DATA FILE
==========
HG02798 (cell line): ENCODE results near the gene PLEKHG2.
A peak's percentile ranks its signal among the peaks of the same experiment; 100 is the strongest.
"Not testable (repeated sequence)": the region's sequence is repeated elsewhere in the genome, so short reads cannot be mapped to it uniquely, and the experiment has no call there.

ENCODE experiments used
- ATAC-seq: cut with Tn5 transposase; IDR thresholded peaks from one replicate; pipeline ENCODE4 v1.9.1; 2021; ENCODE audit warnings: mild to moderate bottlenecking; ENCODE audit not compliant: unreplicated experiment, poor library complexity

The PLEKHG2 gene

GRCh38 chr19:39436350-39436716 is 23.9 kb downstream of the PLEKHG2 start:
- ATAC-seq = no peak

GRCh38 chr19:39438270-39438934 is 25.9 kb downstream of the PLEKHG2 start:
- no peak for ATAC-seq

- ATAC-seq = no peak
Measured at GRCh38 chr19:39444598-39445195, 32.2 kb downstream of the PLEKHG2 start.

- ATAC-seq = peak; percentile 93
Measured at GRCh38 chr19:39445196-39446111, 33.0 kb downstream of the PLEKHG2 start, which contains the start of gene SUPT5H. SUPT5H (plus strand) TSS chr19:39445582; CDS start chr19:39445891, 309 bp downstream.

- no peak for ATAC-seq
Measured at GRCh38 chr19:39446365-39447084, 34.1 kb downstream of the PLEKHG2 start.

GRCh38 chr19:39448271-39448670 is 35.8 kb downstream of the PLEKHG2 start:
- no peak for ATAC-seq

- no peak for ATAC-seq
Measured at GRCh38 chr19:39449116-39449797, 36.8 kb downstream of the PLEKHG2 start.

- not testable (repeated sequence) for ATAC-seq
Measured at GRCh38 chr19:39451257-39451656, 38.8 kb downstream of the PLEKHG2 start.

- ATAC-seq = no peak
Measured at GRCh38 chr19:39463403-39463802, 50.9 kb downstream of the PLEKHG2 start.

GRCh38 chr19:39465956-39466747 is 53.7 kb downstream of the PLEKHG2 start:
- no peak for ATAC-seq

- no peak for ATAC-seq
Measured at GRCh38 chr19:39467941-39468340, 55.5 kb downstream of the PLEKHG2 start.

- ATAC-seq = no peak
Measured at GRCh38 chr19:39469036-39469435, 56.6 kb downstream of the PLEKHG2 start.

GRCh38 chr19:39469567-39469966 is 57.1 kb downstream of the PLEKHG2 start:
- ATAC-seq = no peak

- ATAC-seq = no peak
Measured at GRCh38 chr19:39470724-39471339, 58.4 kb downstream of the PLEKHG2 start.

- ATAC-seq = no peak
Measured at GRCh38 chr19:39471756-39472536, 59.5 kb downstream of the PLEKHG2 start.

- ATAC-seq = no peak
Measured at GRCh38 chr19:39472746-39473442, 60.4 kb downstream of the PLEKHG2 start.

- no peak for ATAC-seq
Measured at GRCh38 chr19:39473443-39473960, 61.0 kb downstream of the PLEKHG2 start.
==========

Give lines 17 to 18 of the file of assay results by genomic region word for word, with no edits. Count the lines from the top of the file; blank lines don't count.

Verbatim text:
GRCh38 chr19:39448271-39448670 is 35.8 kb downstream of the PLEKHG2 start:
- no peak for ATAC-seq